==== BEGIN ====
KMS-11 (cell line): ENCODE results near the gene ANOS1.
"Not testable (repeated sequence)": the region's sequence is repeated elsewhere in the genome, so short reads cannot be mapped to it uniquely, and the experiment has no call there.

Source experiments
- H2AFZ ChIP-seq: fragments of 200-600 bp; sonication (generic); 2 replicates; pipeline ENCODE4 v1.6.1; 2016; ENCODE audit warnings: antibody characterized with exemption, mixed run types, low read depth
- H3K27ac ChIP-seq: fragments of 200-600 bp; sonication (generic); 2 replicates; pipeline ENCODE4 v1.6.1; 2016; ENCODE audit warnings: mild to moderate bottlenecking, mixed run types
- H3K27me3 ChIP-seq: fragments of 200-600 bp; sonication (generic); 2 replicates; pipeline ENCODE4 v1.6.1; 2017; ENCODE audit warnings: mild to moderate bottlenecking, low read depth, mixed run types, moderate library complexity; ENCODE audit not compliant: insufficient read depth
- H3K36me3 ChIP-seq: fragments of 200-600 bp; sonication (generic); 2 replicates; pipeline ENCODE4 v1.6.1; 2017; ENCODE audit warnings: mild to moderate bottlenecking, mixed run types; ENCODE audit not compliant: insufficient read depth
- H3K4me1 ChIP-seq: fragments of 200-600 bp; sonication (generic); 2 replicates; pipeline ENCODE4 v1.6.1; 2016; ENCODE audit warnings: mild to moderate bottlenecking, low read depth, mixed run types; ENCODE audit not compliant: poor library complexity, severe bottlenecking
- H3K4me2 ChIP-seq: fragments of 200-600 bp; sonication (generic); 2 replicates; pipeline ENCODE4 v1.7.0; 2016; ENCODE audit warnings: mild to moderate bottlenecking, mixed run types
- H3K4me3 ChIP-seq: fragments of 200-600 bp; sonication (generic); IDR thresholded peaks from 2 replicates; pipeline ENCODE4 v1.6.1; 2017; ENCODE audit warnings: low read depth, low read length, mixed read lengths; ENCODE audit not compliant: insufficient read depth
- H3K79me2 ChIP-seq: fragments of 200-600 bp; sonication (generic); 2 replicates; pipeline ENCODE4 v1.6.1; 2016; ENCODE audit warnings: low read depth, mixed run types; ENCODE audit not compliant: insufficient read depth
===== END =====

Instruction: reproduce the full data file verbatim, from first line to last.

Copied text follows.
KMS-11 (cell line): ENCODE results near the gene ANOS1.
"Not testable (repeated sequence)": the region's sequence is repeated elsewhere in the genome, so short reads cannot be mapped to it uniquely, and the experiment has no call there.

Source experiments
- H2AFZ ChIP-seq: fragments of 200-600 bp; sonication (generic); 2 replicates; pipeline ENCODE4 v1.6.1; 2016; ENCODE audit warnings: antibody characterized with exemption, mixed run types, low read depth
- H3K27ac ChIP-seq: fragments of 200-600 bp; sonication (generic); 2 replicates; pipeline ENCODE4 v1.6.1; 2016; ENCODE audit warnings: mild to moderate bottlenecking, mixed run types
- H3K27me3 ChIP-seq: fragments of 200-600 bp; sonication (generic); 2 replicates; pipeline ENCODE4 v1.6.1; 2017; ENCODE audit warnings: mild to moderate bottlenecking, low read depth, mixed run types, moderate library complexity; ENCODE audit not compliant: insufficient read depth
- H3K36me3 ChIP-seq: fragments of 200-600 bp; sonication (generic); 2 replicates; pipeline ENCODE4 v1.6.1; 2017; ENCODE audit warnings: mild to moderate bottlenecking, mixed run types; ENCODE audit not compliant: insufficient read depth
- H3K4me1 ChIP-seq: fragments of 200-600 bp; sonication (generic); 2 replicates; pipeline ENCODE4 v1.6.1; 2016; ENCODE audit warnings: mild to moderate bottlenecking, low read depth, mixed run types; ENCODE audit not compliant: poor library complexity, severe bottlenecking
- H3K4me2 ChIP-seq: fragments of 200-600 bp; sonication (generic); 2 replicates; pipeline ENCODE4 v1.7.0; 2016; ENCODE audit warnings: mild to moderate bottlenecking, mixed run types
- H3K4me3 ChIP-seq: fragments of 200-600 bp; sonication (generic); IDR thresholded peaks from 2 replicates; pipeline ENCODE4 v1.6.1; 2017; ENCODE audit warnings: low read depth, low read length, mixed read lengths; ENCODE audit not compliant: insufficient read depth
- H3K79me2 ChIP-seq: fragments of 200-600 bp; sonication (generic); 2 replicates; pipeline ENCODE4 v1.6.1; 2016; ENCODE audit warnings: low read depth, mixed run types; ENCODE audit not compliant: insufficient read depth